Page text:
IDEAS home Printed from
MyIDEAS: Log in (now much improved!) to save this paper

Structural Analysis of Manufacturer Pricing in the Presence of a Strategic Retailer

Listed author(s):
  • K. Sudhir


    (School of Management)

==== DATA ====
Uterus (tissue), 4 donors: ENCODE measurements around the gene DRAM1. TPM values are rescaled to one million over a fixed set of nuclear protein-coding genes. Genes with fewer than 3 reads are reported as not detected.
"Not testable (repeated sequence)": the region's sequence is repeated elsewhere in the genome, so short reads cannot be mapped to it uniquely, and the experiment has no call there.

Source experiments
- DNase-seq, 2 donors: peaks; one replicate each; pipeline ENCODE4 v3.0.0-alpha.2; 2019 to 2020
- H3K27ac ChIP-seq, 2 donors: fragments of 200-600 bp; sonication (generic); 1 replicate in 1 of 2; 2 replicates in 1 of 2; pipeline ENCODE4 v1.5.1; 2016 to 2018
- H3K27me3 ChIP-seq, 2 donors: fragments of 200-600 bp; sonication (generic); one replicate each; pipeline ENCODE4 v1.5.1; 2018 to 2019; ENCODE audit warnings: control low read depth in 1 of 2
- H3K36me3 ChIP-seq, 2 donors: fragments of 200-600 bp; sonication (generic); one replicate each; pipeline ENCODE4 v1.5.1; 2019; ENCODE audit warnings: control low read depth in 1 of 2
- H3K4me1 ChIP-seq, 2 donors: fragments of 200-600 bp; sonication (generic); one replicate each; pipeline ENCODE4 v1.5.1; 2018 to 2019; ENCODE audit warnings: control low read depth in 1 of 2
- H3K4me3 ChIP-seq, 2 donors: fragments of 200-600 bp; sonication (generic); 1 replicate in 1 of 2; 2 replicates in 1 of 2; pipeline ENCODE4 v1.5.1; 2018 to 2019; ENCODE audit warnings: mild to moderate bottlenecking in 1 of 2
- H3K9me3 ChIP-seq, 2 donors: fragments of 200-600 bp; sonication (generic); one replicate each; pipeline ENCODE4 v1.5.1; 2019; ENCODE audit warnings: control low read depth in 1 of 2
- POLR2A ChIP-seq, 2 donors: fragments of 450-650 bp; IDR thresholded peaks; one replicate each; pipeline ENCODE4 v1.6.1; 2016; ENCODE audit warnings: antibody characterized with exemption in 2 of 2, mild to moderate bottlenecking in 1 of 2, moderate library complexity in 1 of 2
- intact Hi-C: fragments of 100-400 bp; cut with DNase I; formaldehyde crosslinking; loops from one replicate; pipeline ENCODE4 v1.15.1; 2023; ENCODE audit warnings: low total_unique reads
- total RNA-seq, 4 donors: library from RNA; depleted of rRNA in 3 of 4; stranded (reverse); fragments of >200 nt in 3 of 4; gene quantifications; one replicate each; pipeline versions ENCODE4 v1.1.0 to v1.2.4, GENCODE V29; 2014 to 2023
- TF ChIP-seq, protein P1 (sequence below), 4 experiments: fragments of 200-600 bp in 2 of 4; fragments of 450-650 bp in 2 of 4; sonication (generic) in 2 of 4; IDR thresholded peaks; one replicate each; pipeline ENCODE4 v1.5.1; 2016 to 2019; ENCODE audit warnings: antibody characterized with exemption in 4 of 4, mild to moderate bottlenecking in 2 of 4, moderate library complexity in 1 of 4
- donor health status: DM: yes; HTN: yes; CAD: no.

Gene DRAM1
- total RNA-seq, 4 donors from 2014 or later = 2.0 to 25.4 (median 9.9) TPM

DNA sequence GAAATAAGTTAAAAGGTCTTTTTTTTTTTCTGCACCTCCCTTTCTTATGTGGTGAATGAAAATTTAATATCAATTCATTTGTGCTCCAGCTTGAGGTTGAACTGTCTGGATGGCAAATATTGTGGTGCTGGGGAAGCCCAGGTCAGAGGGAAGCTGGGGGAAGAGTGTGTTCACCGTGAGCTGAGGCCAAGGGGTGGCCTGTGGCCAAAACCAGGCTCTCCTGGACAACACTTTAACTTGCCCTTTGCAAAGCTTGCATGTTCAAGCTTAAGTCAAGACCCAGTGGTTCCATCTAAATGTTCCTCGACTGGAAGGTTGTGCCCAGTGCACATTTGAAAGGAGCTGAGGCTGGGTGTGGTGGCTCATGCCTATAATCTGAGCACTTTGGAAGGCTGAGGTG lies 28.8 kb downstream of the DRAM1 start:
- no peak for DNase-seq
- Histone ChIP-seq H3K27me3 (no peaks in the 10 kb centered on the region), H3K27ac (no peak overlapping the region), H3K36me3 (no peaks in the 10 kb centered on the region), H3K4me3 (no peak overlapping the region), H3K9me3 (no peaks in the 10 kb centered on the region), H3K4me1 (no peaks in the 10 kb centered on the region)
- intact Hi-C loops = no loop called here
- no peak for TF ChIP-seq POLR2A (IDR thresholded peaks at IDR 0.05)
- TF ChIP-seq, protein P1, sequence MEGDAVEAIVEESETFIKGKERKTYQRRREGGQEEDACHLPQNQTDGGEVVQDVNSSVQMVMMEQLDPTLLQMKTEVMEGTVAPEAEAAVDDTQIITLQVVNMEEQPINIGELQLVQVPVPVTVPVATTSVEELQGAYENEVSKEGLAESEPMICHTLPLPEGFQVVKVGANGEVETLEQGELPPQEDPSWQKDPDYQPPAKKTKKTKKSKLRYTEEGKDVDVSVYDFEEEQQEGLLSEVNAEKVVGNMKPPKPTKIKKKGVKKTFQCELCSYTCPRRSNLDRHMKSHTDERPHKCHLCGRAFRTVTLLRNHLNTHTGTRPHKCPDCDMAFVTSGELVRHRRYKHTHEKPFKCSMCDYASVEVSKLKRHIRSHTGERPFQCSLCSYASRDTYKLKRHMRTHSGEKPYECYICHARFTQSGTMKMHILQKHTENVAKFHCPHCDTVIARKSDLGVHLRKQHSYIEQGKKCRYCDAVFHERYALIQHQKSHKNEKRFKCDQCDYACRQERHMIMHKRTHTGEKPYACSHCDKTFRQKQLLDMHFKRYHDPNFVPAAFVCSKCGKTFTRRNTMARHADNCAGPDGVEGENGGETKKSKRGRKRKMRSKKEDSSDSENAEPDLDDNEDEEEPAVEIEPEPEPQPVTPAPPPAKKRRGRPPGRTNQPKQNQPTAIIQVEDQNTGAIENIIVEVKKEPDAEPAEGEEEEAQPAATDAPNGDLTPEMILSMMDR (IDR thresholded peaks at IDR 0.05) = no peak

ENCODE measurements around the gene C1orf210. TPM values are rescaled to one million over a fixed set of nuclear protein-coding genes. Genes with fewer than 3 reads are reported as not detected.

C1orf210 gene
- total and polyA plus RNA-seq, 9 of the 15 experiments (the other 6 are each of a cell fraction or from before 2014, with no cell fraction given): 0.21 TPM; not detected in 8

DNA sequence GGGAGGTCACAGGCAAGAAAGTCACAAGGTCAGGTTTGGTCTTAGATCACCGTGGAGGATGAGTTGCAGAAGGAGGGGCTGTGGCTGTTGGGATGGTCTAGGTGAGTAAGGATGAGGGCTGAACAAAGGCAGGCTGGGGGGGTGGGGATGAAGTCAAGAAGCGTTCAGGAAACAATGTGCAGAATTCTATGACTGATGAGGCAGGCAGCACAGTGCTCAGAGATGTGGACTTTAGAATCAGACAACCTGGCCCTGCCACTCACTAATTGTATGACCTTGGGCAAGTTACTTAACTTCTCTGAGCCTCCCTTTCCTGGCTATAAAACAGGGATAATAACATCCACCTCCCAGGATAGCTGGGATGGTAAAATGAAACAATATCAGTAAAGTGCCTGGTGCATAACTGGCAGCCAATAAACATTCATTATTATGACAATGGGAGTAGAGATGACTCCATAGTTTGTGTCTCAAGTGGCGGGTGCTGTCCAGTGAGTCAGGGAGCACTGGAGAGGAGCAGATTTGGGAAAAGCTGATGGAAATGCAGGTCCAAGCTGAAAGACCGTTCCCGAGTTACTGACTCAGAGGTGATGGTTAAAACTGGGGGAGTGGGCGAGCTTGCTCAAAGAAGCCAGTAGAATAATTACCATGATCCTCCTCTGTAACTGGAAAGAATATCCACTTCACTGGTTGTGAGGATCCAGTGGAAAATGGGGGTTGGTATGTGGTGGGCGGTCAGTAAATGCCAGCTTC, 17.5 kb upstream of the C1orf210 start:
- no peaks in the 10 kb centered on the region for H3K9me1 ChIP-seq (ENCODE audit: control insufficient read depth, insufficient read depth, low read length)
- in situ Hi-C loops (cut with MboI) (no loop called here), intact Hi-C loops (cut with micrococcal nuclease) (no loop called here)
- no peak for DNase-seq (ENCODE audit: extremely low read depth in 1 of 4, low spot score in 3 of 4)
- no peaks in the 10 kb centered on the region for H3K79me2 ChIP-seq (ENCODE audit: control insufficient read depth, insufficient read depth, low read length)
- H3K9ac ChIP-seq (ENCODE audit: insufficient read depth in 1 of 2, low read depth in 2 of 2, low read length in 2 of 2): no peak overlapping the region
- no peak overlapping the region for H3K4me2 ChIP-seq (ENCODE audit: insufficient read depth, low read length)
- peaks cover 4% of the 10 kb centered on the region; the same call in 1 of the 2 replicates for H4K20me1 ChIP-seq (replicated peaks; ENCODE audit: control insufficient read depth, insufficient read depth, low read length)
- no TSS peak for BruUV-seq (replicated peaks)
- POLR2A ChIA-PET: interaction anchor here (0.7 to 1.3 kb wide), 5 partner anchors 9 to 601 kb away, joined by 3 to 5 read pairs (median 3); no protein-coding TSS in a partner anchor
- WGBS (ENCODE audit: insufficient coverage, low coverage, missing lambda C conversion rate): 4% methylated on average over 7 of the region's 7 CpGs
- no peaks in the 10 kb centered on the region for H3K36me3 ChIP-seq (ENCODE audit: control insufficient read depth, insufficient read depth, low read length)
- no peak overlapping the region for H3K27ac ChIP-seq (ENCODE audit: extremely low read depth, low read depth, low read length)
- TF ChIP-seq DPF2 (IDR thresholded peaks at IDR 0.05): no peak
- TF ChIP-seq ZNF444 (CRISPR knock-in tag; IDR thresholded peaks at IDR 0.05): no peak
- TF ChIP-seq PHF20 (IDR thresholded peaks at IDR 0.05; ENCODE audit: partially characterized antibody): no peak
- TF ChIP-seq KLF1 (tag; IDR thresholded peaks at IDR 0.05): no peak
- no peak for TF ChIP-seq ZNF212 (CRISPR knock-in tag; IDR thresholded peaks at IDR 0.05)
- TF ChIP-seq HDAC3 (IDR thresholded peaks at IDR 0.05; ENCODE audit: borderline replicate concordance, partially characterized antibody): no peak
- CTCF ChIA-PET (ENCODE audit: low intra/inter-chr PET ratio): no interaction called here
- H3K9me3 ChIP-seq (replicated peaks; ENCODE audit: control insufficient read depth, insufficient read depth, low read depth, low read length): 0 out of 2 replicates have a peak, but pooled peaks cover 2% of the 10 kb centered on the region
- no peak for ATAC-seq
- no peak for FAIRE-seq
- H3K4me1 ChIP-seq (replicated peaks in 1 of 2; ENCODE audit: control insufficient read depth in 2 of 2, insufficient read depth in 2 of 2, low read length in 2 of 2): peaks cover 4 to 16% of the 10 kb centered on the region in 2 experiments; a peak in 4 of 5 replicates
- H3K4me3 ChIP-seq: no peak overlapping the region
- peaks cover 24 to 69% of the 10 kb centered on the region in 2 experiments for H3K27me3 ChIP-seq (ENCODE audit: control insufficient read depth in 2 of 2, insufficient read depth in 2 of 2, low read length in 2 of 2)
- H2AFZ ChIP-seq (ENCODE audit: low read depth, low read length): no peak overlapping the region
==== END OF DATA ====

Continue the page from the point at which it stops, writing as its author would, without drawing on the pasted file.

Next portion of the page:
• Vrinda Kadiyali


    (Samuel Curtis Johnson Graduate School of Management)

  • Vithala R. Rao


    (Samuel Curtis Johnson Graduate School of Management)

Registered author(s):